It’s tough to overstate the importance of the Centers for Medicare and Medicaid Services’ (CMS) Five-Star Quality Ratings to nursing homes and their residents.
Given how crucial the rating has become, what can nursing home or skilled nursing facility (SNF) administrators do to efficiently improve their facility’s nursing home star rating on Nursing Home Compare?
First, let’s take a quick look at how the score is calculated.
The CMS Five-Star rating consists of three main components (or domains):
Each of these domains receives a rating on a five-star scale.
CMS then calculates the overall rating by adjusting the number of health inspection stars up or down in response to particularly good or poor staffing and quality measure scores.
Now, let’s look at the three rating domains in detail and outline a strategy for improving your score in each one.
The bulk of a nursing home’s star rating comes from its health inspection score. The health inspection acts as a baseline for the overall star rating. Excellent performance in the staffing and quality measure domains can improve the inspection score, but not by more than two stars. And a one-star health rating guarantees that a facility’s overall rating will fall below average. So, it’s crucial for administrators to do all they can to position their facility for a successful health survey.
The health inspection score itself is based on noncompliance points assigned to a facility during:
Facilities with the least noncompliance points receive the highest scores. Nursing homes with scores that rank in the top 10% in their state earn a five-star health inspection score. The lowest 20% receive one star. And CMS gives the remainder an even distribution of two, three, and four stars.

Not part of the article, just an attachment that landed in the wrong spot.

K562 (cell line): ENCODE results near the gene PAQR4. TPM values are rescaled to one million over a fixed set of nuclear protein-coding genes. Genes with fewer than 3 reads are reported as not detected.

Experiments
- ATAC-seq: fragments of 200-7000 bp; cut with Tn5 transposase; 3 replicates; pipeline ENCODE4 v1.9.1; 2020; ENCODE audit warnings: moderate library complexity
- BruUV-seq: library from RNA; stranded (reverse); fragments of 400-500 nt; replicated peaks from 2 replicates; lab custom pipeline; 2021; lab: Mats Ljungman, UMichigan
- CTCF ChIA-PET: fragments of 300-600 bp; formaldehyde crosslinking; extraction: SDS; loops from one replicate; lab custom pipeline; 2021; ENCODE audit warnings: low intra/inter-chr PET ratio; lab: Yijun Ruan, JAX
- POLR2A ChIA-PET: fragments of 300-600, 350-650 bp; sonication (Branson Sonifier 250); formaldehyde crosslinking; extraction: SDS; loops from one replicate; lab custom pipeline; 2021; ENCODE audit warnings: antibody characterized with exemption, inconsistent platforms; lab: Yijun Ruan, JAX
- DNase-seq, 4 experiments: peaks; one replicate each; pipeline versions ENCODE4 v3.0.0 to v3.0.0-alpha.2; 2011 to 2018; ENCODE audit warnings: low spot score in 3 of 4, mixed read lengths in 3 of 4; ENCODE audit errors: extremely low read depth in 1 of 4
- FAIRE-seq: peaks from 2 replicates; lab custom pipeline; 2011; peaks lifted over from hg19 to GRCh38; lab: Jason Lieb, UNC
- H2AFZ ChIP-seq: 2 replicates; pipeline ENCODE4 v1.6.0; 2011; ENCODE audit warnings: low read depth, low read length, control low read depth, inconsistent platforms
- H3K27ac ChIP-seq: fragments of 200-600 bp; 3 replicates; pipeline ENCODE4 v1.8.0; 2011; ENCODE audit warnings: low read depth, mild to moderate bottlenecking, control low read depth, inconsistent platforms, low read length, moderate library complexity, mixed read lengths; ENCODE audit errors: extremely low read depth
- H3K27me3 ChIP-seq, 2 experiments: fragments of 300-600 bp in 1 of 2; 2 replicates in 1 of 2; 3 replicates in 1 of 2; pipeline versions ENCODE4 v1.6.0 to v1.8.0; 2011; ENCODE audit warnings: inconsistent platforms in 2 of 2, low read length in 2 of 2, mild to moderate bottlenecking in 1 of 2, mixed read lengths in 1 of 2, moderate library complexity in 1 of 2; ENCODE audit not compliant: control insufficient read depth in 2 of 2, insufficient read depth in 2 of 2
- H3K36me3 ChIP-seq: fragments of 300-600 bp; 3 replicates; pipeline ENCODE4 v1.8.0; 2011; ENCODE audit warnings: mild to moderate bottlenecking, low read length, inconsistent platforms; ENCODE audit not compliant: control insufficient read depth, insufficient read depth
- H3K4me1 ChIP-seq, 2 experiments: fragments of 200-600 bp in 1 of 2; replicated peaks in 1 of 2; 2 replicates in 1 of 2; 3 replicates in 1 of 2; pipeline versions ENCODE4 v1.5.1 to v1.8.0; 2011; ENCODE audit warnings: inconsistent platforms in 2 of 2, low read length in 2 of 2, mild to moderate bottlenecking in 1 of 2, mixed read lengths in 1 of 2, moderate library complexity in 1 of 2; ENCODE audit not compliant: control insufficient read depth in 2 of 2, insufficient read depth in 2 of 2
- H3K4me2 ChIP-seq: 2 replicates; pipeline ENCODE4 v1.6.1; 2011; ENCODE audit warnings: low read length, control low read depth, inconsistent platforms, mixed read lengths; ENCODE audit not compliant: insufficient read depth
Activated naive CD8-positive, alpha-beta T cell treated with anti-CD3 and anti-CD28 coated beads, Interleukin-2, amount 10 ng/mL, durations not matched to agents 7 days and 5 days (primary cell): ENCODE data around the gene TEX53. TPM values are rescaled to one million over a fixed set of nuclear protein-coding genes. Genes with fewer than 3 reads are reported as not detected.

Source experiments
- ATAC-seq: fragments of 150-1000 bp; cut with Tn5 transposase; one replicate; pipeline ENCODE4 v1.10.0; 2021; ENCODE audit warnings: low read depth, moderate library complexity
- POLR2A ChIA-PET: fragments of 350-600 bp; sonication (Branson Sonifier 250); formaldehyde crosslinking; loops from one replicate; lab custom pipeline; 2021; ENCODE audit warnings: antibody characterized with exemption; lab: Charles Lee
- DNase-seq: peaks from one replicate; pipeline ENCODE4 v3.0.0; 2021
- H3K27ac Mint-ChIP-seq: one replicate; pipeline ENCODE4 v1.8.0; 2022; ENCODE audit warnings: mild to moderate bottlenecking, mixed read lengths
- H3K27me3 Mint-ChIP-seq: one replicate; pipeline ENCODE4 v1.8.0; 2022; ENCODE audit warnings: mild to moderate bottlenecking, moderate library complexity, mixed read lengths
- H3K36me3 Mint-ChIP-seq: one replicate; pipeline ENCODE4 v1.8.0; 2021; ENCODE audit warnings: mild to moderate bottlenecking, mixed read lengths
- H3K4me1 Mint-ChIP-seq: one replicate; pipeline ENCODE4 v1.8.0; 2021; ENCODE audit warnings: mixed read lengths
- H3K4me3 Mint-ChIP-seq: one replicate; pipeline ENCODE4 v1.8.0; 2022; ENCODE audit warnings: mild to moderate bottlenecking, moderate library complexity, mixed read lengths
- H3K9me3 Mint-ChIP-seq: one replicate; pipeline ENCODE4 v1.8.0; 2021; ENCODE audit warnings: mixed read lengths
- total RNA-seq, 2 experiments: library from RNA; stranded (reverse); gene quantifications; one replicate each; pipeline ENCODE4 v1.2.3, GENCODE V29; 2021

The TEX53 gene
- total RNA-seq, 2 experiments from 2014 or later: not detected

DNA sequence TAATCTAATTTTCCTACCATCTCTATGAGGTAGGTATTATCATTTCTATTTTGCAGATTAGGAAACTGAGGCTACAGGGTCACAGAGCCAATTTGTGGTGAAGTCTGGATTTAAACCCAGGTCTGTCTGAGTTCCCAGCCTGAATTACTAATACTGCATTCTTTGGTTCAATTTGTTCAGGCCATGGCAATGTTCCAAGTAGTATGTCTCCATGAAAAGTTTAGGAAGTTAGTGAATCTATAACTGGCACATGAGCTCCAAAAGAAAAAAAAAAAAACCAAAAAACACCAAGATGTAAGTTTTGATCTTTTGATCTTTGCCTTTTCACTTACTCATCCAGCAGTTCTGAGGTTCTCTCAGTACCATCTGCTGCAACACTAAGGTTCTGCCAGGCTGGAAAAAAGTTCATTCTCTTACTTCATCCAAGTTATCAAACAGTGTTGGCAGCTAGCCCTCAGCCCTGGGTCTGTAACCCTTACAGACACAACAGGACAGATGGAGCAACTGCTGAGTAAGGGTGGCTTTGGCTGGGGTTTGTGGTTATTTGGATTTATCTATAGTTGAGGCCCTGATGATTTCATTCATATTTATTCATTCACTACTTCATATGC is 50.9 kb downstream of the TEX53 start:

CMS health inspectors assign the most points to widespread and dangerous deficiencies as per the chart below.
Given that certain deficiencies carry penalties as high as 175 points, administrators should strive to thoroughly educate staff on state health regulations so that they can identify and correct particularly severe deficiencies before the survey team arrives.
In a similar vein, if the inspectors flag your facility for specific deficiencies that require a revisit, work to correct them immediately. If you don’t accomplish this satisfactorily before the time of the revisit, CMS will assign you an additional 50% of the flagged deficiencies’ points. Any additional revisits run the risk of even higher penalties as shown in the table below.
Common strategies for improving a facility’s performance during health inspections include mock surveys and chart audits. Both can spot potential problem areas before they are flagged by inspectors. Unfortunately, while they are an essential component of good practice, they can lack focus, leaving administrators with little direction as to where to devote limited resources and staff time.
In response to this problem, some third-party analytics packages alert users to deficiencies that were recently flagged at nearby peer facilities. The logic being that if inspectors are on the lookout for specific areas of noncompliance, administrators get advance warning to correct them before the survey team arrives at their facility. DashPoint’s Five-Star Comparative Analysis dashboard identifies the five most common recent tags in the user’s state.
But there are few quick fixes. Improving your SNF’s health inspection rating is a long-term, painstaking process. This is, in part, because the rating is a weighted average of the three most recent surveys. The most recent survey (Cycle 1) is worth 50% of the total score. Cycle 2 and Cycle 3 account for 33% and 17%, respectively. Thus, an exceptionally good score on a single survey likely won’t improve a facility’s overall quality score by more than one star.